I've been following sports clothing company Patagonia for awhile now because they keep coming up with new kinds of stories to tell that keep propelling their business forward.


In this article by Andrew Winston, he discusses Patagonia's latest endeavor to have customers hang onto the company's products. It's a natural outgrowth of their philosophy of using less and protecting the environment. But it's totally counterintuitive to how business operates -- which is why it is so brilliant. And it is working for them. Business has not fallen off with this strategy -- but grown.


What I love about Patagonia is that they truly do walk their talk. No company is perfect, but this company's authenticity meter is off the charts. 


Patagonia also innovated supply chain storytelling, a new category of back stories. So I'm not surprised at this next round of storytelling, and look forward to what they'll come up with in the future.


In the meantime, the author did a great job posing a series of questions/next steps any business can take to develop this new avenue of storytelling. It's pretty provocative and well worth the read.


Don't get caught at the back of the line. Read the article to stay on the cutting edge of business trends and storytelling.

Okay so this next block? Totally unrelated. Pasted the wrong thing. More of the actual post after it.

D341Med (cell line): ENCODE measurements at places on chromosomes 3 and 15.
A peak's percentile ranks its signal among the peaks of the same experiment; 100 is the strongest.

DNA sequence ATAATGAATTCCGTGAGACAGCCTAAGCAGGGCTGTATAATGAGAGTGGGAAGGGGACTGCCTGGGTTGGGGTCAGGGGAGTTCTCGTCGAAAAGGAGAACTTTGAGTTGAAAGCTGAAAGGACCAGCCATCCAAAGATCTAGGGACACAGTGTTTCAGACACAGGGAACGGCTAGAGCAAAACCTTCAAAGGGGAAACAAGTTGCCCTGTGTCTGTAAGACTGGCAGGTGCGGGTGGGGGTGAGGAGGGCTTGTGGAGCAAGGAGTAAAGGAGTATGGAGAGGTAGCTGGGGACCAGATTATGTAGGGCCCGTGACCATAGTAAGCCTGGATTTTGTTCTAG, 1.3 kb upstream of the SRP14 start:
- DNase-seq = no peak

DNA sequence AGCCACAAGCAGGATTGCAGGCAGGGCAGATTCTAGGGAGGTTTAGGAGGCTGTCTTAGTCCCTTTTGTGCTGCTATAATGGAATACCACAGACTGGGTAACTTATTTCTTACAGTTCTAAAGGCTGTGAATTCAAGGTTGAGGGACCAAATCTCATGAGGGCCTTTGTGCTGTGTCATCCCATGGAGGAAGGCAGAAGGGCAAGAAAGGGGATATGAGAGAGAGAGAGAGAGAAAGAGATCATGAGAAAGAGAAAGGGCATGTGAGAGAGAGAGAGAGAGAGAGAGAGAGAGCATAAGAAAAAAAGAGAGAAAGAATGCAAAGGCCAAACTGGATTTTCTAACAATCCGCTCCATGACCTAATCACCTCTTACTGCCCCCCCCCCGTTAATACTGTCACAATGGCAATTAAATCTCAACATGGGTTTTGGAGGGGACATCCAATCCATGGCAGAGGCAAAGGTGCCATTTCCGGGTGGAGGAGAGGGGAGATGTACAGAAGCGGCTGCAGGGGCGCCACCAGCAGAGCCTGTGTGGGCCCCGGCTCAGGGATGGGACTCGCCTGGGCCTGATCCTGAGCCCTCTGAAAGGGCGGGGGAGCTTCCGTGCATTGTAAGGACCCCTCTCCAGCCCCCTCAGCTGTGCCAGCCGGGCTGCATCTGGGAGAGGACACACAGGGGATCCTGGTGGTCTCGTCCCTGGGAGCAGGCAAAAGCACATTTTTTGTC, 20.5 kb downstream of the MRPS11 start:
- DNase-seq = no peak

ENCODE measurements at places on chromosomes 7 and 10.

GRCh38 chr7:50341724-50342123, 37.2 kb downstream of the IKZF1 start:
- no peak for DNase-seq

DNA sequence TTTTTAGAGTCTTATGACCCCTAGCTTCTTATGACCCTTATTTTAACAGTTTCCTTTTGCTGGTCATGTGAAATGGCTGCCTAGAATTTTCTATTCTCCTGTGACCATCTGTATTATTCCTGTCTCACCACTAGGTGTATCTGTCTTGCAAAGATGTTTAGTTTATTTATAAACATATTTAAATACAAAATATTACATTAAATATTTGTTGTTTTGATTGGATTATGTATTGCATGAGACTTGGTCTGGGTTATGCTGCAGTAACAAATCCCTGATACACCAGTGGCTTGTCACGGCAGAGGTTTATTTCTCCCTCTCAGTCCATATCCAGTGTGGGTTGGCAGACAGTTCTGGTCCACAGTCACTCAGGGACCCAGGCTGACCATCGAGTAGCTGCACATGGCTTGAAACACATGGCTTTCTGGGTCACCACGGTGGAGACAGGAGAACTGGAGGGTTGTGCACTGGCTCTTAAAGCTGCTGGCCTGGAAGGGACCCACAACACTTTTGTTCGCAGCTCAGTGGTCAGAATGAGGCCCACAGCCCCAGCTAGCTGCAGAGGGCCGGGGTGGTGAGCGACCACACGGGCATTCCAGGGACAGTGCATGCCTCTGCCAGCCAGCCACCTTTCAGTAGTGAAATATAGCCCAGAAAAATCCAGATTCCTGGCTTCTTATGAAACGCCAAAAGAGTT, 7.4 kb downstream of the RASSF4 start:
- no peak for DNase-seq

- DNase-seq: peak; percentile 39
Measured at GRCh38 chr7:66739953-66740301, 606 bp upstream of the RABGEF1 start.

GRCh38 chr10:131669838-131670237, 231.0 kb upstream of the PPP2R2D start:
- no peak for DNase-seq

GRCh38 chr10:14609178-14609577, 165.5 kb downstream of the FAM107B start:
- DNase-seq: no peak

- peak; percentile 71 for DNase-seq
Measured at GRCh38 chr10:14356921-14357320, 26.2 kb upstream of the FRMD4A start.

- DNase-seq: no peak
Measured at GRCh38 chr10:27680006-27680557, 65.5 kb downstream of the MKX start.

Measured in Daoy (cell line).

This review was written by Karen Dietz for her curated content on business storytelling at www.scoop.it/t/just-story-it 

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The Role of Personal Stories at Work

Karen Dietz's insight:

This podcast is also available on itunes at The Story Factor podcast:


Here is another free podcast from colleague Annette Simmons who continues her interview with Jane Praeger. The focus this time is on using personal stories in your professional life -- and still some talk about the role of surprise in telling a story. Praeger went into surpirse more deeply in her first podcast with Annette which you can also find in this collection.


I appreciate it when Jane says that the fastest way to building trust is being vulnerable when sharing a story. That means it's OK to be an authentic human when sharing a story who makes mistakes and isn't perfect.


What I also like about this podcast is that Jane offers a free case study that you can download when you click on the link on the podcast's page. Yeah! We like good free stuff :))


If ever you've felt squeamish about sharing your personal stories, then this podcast is for you.


This review was written by Karen Dietz for her curated content on business storytelling at www.scoop.it/t/just-story-it 

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Brent MacKinnon's curator insight, December 21, 2013 7:21 AM

More great ideas and possibilities flow from telling stories about work.

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Rethink The 'Brand You' Story: Find Your Authentic Self

Rethink The 'Brand You' Story: Find Your Authentic Self | Just Story It Biz Storytelling | Scoop.it

“This above all: to thine own self be true.” – Shakespeare If there’s one business slogan/fad/concept that’s in danger of becoming meaningless through overuse, it’s “brand you.”

Karen Dietz's insight:

Here is what I love about this article from author Meghan Biro!